YOUTH AND teachers’ organizations welcomed the passage of ‘Universal Access to Quality Tertiary Education Act’ today. The legislation, which Pres. Rodrigo Duterte signed last night amid objections from his economic managers, offers full tuition subsidy to state universities and colleges (SUCs), local universities and colleges, and vocational schools.
“The passage of the Free Tuition Law is an initial victory not only for the youth today but also for future generations,” Rep. Sarah Elago, whose group Kabataan Partylist authored the Free Tuition Bill in Congress. “But we have to keep vigilant on possible limits that may be inserted in the new law’s implementing rules and regulations.”
Elago added that a problem that needs to be immediately addressed is the exclusion of any type of funding for the free tuition legislation in the 2018 proposed national budget. She blamed Department of Budget and Management (DBM) Sec. Benjamin Diokno and Duterte’s other economic managers for removing the subsidy in next year’s proposed budget.
Earlier, Diokno said that subsidizing tuition in SUCs is too costly for the government. Socio-economic chief Ernesto Pernia also expressed opposition to the free tuition bill, saying that the budget needed for free tuition is too large and unsustainable.
The passage of the free tuition bill also benefits the quality of higher education in the country, according to university teachers’ group Congress of Teachers and Educators for Nationalism and Democracy in UP (CONTEND-UP).
“Investing in higher education benefits not only the individual but the entire country. Higher education has an indispensable role to play in gathering and transmitting the collective resources of human capability, human reasoning and human purposefulness to create a humane and prosperous society,” said CONTEND-UP in a statement.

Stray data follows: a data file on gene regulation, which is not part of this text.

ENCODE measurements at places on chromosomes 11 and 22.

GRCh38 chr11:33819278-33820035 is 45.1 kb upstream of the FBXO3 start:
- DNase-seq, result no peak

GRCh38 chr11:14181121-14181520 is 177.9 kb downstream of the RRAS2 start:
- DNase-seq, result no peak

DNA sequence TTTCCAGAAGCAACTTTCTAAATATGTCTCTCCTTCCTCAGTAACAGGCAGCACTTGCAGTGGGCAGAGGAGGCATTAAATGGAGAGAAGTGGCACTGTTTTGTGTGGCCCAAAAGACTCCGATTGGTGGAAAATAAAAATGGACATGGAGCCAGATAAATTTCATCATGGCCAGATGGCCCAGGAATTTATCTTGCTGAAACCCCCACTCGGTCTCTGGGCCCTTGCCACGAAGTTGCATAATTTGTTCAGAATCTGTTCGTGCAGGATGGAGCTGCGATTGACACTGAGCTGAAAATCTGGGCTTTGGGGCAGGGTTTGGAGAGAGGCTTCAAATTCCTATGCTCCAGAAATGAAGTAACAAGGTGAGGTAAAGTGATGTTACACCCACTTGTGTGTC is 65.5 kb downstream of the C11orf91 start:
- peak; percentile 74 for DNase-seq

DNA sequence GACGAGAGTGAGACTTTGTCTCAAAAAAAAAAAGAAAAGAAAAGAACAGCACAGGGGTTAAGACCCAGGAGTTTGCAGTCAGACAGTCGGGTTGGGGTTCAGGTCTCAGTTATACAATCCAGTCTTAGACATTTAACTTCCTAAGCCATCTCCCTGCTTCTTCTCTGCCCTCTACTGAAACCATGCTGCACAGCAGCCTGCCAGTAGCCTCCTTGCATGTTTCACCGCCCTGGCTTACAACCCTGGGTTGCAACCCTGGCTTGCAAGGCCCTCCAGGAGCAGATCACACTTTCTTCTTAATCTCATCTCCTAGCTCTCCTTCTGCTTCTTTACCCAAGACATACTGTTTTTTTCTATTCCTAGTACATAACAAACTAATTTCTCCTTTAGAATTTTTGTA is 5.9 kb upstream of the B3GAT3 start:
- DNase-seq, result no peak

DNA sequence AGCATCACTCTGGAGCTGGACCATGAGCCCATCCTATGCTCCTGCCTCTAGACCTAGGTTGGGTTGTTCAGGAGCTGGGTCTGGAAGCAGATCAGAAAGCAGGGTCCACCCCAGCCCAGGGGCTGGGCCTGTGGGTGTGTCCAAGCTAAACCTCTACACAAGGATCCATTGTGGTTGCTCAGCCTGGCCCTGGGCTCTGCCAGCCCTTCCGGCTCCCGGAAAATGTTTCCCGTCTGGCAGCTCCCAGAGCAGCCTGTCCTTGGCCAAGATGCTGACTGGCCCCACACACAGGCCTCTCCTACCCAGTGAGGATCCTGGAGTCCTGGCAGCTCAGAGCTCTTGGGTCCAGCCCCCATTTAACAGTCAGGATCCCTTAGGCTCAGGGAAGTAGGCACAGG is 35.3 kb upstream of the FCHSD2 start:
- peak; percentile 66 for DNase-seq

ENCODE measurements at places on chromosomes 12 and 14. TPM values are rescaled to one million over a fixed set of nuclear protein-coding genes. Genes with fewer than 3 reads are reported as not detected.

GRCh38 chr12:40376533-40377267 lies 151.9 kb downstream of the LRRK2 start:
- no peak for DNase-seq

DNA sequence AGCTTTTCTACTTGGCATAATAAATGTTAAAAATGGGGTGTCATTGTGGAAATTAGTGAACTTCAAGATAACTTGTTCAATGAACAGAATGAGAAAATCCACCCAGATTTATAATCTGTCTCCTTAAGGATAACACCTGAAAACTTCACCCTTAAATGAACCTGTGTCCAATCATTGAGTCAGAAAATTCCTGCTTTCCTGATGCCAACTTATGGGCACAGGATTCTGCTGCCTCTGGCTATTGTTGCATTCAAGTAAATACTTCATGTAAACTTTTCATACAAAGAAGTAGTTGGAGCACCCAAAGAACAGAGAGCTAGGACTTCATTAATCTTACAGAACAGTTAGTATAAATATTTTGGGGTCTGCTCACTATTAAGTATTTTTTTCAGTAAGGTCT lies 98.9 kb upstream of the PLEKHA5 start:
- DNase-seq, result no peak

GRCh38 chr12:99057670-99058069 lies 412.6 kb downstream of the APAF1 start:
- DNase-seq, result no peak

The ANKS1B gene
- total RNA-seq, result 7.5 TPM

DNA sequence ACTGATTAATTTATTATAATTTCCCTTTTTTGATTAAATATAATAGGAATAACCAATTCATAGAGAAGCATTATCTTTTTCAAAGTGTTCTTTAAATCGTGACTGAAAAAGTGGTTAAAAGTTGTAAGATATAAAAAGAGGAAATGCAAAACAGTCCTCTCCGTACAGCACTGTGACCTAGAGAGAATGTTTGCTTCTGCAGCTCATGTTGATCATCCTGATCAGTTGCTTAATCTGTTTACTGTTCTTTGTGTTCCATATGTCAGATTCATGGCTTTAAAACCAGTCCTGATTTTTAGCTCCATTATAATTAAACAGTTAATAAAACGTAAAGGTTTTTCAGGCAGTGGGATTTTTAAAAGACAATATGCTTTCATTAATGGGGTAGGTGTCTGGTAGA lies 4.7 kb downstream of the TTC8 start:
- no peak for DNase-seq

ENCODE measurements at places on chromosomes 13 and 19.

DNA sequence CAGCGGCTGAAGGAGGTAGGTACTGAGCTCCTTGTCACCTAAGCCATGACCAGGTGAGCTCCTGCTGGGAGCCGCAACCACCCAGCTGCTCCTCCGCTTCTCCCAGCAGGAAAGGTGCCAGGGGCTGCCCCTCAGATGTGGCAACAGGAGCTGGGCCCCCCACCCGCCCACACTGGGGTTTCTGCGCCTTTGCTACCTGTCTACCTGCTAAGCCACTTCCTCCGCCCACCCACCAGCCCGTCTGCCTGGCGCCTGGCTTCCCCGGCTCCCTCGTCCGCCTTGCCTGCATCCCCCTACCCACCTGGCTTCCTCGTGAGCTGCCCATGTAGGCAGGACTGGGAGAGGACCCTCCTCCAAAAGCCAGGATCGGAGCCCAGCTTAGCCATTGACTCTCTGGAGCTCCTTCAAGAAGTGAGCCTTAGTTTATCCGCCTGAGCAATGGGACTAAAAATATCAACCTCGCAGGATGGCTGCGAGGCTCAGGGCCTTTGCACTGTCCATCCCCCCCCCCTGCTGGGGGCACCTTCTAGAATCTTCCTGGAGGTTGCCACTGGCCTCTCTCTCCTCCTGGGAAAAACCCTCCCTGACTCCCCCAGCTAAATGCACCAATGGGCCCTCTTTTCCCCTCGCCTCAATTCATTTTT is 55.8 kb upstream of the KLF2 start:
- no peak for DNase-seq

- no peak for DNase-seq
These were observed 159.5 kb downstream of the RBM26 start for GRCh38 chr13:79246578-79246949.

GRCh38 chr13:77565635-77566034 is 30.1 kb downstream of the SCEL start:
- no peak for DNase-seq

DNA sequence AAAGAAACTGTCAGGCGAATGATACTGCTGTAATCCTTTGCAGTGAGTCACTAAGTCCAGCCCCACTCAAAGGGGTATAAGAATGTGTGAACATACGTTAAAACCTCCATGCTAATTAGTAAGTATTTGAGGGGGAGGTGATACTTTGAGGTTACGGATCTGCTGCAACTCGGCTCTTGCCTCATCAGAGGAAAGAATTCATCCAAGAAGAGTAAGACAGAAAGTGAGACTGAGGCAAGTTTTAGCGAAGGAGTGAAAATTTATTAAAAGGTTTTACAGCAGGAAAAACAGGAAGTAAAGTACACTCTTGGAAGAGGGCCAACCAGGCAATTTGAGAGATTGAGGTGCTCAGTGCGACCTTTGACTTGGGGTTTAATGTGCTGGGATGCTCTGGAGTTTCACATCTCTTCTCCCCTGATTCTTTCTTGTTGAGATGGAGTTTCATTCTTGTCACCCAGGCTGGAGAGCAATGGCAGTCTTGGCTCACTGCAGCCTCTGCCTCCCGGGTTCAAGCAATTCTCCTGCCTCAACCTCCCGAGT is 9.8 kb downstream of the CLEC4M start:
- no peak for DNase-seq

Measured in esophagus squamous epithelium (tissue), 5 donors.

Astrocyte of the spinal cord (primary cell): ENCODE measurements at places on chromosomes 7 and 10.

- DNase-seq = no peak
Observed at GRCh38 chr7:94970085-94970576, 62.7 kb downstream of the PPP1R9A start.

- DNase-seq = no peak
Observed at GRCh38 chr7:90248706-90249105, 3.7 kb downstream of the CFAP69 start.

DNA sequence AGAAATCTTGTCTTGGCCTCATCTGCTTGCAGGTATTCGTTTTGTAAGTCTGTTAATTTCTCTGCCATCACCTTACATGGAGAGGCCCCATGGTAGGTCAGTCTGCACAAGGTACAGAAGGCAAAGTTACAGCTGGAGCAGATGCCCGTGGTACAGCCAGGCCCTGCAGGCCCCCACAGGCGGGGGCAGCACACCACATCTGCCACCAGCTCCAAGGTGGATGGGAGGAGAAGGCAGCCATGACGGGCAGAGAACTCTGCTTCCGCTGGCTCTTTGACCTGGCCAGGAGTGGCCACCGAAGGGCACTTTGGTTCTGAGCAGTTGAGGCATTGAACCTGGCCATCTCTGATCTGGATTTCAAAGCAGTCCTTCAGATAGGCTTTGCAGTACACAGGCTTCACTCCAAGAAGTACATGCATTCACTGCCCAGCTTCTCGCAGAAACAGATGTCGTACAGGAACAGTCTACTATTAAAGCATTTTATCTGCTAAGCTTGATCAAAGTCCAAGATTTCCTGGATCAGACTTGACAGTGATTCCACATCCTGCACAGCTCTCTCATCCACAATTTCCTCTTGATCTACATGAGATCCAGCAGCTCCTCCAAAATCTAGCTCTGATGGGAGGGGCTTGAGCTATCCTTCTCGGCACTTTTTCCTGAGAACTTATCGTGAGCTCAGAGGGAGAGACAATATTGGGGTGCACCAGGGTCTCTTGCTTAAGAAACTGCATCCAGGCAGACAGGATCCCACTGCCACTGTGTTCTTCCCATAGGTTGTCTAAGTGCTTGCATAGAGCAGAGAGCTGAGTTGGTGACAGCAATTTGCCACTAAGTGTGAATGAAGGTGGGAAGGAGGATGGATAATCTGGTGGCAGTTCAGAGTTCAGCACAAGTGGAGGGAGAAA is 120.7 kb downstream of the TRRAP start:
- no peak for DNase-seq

Rep. Elago agrees that the universal access to education should also ensure its quality. “We should also push not only for universal access but on the quality of education,” she said. “Let us spur the movement for genuine nationalist, scientific, and mass-oriented type of education.”
Socialized tuition system
At the same time, the student and educators’ organizations seek to revoke the Socialized Tuition System which provides tuition discounts based on a student’s household paying capacity.
“Let the passage of the free tuition law also spell doom to all other neoliberal, anti-student policies such as the Socialized Tuition Scheme that continue to burden students in the name of profit,” Elago said.
Mark Vincent Lim, spokesperson of the National Union of Students in the Philippines, also urged lawmakers to scrap the socialized tuition system. “The guise of ‘prioritizing the poor’ has been used to legitimize tuition and other school fee increases under the neoliberal framework of gearing SUCs to generate their own income through socialized tuition schemes which prioritize ‘poor but deserving students’,” said Lim.
He added that education is a right, and any scam used to justify tuition and all other school fees collection is uncalled for. “We have seen how the Socialized Tuition System has failed UP, and a nationwide implementation of the scheme would only defeat the purpose of the bill.”
The NUSP called on students, youth organizations, student councils and other groups to resist complacency. “It is our mandate to guard this bill in guarded optimism until the end of our fight for free education,” Lim said.
ACT national chairperson Benjie Valbuena also made a similar call. “Students, parents and teachers need to be watchful and ensure that the implementing rules and regulations of the law will not twist the intent of the law,” he said. “We call on Pres. Duterte to instruct his Budget Secretary to include the budget needs of the free higher education in its budget for 2018.”
Report by Elinor Bola and Raye Peralta